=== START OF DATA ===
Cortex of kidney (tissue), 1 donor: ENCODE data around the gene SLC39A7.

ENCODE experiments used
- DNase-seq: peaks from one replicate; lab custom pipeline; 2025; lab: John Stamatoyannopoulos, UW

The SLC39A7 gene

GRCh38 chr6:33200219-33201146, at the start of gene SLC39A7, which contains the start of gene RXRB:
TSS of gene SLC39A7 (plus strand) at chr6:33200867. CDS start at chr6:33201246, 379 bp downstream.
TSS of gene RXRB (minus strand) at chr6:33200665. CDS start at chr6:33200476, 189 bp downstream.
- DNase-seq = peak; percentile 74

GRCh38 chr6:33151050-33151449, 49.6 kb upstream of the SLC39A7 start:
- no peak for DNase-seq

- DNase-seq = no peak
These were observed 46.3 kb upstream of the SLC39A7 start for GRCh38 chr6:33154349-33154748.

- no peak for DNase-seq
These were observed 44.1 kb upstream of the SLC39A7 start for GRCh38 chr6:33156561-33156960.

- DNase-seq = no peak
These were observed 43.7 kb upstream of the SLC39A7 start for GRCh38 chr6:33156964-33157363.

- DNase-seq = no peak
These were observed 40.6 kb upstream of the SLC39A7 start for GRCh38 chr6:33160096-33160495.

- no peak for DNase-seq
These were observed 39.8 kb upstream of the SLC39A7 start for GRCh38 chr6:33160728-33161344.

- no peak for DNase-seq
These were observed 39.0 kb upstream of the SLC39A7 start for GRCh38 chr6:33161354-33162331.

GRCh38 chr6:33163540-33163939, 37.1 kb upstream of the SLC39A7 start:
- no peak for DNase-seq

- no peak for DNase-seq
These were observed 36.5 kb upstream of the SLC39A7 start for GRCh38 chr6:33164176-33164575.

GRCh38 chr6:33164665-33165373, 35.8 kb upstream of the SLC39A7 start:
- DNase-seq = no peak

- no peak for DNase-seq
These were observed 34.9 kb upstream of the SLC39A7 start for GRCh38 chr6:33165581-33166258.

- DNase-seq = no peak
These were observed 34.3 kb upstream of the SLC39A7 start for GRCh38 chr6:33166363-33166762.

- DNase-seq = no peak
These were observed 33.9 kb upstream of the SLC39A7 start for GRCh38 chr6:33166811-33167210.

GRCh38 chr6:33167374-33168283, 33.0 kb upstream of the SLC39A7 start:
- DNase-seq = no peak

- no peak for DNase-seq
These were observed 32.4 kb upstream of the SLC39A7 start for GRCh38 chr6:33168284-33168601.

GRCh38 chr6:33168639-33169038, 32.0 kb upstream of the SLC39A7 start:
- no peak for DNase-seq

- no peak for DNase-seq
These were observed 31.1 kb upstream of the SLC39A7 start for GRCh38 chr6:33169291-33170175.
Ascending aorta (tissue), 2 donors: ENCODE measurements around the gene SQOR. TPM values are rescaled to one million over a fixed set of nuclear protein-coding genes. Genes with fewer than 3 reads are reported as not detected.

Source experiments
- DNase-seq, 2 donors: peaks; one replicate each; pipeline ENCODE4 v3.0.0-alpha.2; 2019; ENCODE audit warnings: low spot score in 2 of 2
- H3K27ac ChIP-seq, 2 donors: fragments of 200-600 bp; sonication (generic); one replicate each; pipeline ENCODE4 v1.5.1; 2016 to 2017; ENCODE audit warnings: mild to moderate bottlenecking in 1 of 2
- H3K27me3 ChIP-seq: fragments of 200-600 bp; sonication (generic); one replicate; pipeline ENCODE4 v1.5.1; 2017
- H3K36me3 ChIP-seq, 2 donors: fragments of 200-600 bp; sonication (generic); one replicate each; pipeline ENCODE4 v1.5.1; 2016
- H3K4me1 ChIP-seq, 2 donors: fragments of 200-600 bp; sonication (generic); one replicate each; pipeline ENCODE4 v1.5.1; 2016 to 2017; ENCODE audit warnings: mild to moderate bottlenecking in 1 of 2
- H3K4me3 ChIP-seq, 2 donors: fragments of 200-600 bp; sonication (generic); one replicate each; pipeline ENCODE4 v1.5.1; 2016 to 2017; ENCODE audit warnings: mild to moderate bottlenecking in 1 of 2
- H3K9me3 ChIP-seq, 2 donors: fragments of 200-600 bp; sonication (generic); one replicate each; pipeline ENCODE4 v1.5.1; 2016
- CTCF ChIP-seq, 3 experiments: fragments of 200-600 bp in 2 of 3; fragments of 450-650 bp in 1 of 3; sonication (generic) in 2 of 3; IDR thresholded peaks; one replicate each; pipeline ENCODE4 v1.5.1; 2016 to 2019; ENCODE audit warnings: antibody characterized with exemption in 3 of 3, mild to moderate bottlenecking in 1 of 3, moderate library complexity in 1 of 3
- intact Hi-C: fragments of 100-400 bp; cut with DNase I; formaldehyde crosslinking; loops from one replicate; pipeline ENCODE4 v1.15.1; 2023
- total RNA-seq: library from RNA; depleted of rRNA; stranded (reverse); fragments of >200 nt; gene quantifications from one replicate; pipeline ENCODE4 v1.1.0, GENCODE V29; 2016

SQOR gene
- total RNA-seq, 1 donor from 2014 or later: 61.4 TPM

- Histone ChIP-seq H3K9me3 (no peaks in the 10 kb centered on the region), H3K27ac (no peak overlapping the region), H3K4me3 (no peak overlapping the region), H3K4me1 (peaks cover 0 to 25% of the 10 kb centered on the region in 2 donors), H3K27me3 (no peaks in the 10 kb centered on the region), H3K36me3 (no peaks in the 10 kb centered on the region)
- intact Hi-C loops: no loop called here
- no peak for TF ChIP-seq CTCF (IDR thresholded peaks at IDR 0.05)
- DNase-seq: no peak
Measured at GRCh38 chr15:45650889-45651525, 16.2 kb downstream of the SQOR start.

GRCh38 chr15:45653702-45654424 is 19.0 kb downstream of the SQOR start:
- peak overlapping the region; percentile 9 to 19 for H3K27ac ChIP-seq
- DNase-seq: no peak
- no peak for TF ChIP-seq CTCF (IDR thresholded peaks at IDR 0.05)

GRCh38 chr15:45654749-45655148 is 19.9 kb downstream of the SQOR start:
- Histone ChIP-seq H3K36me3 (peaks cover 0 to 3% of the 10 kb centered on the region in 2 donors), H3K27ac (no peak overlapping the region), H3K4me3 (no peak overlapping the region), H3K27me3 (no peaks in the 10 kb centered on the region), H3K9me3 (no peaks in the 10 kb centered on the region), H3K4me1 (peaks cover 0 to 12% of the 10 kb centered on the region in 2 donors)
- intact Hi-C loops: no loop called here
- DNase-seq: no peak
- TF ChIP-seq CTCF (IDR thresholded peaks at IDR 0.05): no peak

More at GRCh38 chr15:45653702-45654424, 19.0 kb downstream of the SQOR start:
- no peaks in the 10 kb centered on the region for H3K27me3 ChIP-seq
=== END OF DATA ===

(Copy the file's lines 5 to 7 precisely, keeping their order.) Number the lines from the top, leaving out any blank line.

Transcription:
GRCh38 chr6:33200219-33201146, at the start of gene SLC39A7, which contains the start of gene RXRB:
TSS of gene SLC39A7 (plus strand) at chr6:33200867. CDS start at chr6:33201246, 379 bp downstream.
TSS of gene RXRB (minus strand) at chr6:33200665. CDS start at chr6:33200476, 189 bp downstream.